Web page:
Translating a text into another language is like trying to reproduce a landscape in a 1:1 map. The only success we can hope for is the acknowledgement that it is an impossible task and that approximation is the best that we can strive for.
I discovered Kafka when I was thirteen. I started reading a one-page adaptation of the Metamorphosis thanks to a visionary teacher. When we moved on to read Letter to the Father, the teacher told us that Franz Kafka had such a fear and reverence towards his parent, that in the letter he capitalised all pronouns that referred to him.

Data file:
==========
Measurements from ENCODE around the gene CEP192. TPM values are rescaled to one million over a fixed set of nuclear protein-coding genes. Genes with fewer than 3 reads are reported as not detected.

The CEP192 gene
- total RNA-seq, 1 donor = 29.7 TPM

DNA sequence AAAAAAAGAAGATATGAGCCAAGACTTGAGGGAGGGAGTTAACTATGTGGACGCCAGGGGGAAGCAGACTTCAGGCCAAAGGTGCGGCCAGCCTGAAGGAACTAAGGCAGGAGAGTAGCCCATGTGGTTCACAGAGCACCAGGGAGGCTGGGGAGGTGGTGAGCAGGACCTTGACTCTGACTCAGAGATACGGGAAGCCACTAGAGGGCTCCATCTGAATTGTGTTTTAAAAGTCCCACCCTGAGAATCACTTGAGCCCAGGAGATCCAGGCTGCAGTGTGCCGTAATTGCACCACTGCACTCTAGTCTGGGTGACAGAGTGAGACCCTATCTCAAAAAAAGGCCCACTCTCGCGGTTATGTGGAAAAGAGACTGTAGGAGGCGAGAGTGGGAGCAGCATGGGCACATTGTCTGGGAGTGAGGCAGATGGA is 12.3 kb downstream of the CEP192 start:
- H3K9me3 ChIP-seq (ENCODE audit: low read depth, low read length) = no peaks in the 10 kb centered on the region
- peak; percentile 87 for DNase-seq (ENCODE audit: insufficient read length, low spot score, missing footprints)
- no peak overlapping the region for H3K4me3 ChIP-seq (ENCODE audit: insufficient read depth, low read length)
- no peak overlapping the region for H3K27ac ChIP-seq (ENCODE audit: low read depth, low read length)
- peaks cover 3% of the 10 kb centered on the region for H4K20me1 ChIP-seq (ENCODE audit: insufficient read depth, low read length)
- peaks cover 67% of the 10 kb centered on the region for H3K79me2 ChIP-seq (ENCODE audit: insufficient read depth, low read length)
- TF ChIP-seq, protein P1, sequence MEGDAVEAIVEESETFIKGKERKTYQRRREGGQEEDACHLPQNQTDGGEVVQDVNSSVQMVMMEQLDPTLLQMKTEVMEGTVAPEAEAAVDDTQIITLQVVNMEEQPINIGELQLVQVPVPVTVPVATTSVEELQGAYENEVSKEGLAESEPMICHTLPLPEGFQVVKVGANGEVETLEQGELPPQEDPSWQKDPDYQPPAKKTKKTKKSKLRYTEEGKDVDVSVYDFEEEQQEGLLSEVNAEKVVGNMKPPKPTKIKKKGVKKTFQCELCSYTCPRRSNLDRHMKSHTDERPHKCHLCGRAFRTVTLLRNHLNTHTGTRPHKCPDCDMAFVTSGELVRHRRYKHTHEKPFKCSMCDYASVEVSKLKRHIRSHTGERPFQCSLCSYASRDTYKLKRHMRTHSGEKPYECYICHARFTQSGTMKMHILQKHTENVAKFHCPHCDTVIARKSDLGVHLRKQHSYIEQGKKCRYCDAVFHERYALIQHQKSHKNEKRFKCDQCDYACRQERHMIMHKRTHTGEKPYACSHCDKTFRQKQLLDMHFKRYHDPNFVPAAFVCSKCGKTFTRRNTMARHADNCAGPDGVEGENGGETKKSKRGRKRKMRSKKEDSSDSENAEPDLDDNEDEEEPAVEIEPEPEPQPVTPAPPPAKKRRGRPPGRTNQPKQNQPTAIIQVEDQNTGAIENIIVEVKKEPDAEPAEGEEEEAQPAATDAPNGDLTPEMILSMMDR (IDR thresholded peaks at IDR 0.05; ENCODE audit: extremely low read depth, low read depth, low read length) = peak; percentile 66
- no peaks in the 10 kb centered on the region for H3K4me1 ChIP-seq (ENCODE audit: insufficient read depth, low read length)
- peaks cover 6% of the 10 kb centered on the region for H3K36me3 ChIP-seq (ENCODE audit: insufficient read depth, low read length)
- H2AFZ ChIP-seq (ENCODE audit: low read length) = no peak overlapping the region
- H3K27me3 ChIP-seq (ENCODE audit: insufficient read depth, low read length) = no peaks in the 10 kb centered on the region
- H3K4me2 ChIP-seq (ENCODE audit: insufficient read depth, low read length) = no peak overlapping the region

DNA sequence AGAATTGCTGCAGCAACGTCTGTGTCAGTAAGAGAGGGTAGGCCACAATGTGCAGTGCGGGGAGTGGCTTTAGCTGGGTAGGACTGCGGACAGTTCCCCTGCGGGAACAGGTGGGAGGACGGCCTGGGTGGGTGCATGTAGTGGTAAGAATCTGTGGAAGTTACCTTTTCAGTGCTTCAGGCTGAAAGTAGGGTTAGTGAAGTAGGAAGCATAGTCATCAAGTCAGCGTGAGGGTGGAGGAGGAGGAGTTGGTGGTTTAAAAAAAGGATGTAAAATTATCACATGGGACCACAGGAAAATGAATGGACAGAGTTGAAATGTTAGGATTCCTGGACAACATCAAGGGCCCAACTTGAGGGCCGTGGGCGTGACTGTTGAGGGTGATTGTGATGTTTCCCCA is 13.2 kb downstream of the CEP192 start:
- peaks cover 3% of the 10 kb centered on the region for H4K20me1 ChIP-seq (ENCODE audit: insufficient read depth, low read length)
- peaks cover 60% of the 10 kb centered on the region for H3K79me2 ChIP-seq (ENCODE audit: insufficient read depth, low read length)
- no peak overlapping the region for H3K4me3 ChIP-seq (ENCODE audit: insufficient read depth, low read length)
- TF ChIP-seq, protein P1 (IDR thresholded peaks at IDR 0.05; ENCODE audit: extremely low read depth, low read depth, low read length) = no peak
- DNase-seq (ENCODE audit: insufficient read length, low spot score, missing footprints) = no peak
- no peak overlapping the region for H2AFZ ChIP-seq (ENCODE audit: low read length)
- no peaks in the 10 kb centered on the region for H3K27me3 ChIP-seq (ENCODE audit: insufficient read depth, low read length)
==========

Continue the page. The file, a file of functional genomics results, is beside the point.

I know now that those capital letters weren’t a sign of Kafka’s reverence and respect, but simply a rule of the German language that dictates that you always capitalise pronouns that refer to the addressee.
Was it right to leave those capitalisations in the translation or would have been better to normalise them, as they were normal in German, by using small letters? I know that those capitalised pronouns made a huge impression on me.